TECHNOLOGY SPECTATOR: Yammer's grand ambition

The social network that calls itself Twitter for the corporate world has big plans in Australia – but can it convince companies to pay for its premium services?

Technology Spectator

It’s David Obrand’s first visit to Australia and so far Yammer’s chief customer officer likes what he sees.

The former Salesforce.com executive, who joined the social network outfit in October last year, is on a mission down under to drive the Yammer message home to Australian companies and hoping that they are willing to start making the move to its premium service.

Yammer touts itself as the Twitter of the corporate world. It can help staff communicate and collaborate with their work and in larger organisations can also help managers identify talent within the company.

Since launch in 2008, Yammer has four million users worldwide, with almost 15,000 companies in Australia on the network. Some of its big-ticket Australian users include corporate heavyweights like Deloitte, NAB, Suncorp, AMP and Westfield.

Obrand is confident that the Australian market is only going to get better, with plans to triple staff from eight to 24 employees in Melbourne by November.

However, there is one question that looms over Yammer’s success in this country. Will Yammer be able to convince companies that it has a product that is worth paying for?

The way things work on Yammer, companies can sign up for free and can then enhance the product through a paid subscription service. With the ‘freemium’ model working well, there may be a temptation for corporates to just stay with the limited service.

Of the 15,000 companies in Australia using Yammer only a fraction are using it on a paid subscription basis. Yammer’s ongoing success in Australia will rely on them being able to coax more companies onto their subscription service.

The plan

Despite the obvious risk, Obrand says that Yammer is on the right track in Australia and that once companies start using Yammer and "adopt the technology at their own pace”, they will begin to see a value in enhancing their system to the paid service.

According to Obrand, the existing business model puts continual pressure on Yammer to innovate and keep its users happy. After all if the company can’t keep people using it for free there is little chance they would want to pay for it.

Once a company has become familiar with the software, Yammer then demonstrates to the company – what Obrand calls – the "opportunities” that arise from moving to the paid model.

One of those opportunities is the ability to have a Customer Success Manager review your use of Yammer and recommend how to improve its use within your company.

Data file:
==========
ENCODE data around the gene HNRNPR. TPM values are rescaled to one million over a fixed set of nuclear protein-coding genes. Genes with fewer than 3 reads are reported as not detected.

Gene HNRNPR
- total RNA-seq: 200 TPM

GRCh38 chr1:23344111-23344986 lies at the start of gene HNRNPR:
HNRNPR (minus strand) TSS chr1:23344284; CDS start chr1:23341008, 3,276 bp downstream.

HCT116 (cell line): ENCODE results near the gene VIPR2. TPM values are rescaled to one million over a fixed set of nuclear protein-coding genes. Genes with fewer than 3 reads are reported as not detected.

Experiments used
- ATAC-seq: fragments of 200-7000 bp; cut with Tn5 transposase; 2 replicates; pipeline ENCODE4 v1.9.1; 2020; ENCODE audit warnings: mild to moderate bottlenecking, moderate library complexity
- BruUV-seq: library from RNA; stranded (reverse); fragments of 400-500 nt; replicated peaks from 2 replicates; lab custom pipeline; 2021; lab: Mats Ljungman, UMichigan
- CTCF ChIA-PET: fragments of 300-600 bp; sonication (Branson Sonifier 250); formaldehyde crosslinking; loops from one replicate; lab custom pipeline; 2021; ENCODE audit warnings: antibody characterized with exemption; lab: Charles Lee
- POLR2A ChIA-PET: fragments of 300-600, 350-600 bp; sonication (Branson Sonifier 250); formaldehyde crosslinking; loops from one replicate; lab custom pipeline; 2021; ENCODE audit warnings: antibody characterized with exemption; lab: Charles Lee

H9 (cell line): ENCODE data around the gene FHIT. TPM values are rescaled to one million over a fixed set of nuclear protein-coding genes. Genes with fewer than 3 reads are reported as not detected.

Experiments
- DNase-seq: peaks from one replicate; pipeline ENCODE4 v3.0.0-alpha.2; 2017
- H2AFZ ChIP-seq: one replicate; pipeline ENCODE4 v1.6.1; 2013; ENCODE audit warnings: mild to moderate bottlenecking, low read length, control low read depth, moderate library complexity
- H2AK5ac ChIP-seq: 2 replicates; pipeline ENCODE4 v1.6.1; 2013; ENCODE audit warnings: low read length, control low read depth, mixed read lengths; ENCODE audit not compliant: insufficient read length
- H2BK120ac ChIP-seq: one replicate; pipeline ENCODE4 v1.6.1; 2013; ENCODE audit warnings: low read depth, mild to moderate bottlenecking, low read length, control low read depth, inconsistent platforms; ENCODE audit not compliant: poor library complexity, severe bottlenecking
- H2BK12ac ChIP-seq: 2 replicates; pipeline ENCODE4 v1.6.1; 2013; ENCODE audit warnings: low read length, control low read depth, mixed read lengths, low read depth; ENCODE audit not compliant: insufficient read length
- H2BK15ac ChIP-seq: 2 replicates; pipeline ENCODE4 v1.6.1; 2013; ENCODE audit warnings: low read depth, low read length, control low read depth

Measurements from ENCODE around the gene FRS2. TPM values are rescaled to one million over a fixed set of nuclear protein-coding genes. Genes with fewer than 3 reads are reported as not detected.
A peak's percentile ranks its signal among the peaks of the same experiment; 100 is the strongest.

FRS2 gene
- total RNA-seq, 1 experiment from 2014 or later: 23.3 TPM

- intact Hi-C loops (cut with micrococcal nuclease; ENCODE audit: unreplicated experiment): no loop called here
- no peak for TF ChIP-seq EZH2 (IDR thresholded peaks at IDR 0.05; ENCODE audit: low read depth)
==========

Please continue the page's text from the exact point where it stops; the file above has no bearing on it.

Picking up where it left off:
Why pay for what’s free?

There is an inherent risk in Yammer’s business model that, despite all the add-ons, corporates may just be happy with the basic service. However, the business has its fans.

Telsyte analyst Foad Fadaghi says the corporate arena may be the best environment for a company to sell their product on a freemium model and Yammer’s model is a "strong strategy” in an industry where "enterprises first choose the software before looking at the prices”.

Fadaghi adds that as long as businesses are able to justify a return on their investment then they will be happy to pay for a service.

As far as its customers are concerned, Yammer’s subscription service does hold a number of attractive features.

For NGO group Earth Hour, one of the major draw cards of upgrading was the ability to add different users from different companies to a single group to collaborate.

On the free platform of Yammer, companies can only form a group with users who have the same email domain – creating problems for different companies who work closely with one another.

Earth Hour is part of a massive global conglomerate of NGOs that often collaborate and integrate campaigns with one another. According to Earth Hour’s director of technology Sid Das, signing up to the enhanced service to better communication with its counterparts was the logical choice.

"Email’s have their limitation and this form of communication makes the whole process transparent,” Das says.

"You can join a group [and by looking at their prior posts] see exactly what has been happening since day one.”

For National Australia Bank, the decision to upgrade to Yammer’s subscription service was driven by a desire to better brand and control their service.

NAB’s HICAPS chief executive Simon Terry said the upgrade has seen the company diversify and hone their use of the tool through Yammer’s CSM service.

Terry says that companies need to evaluate the software or themselves before making a decision on whether to upgrade.

"But there is a business case out there,” Terry says.

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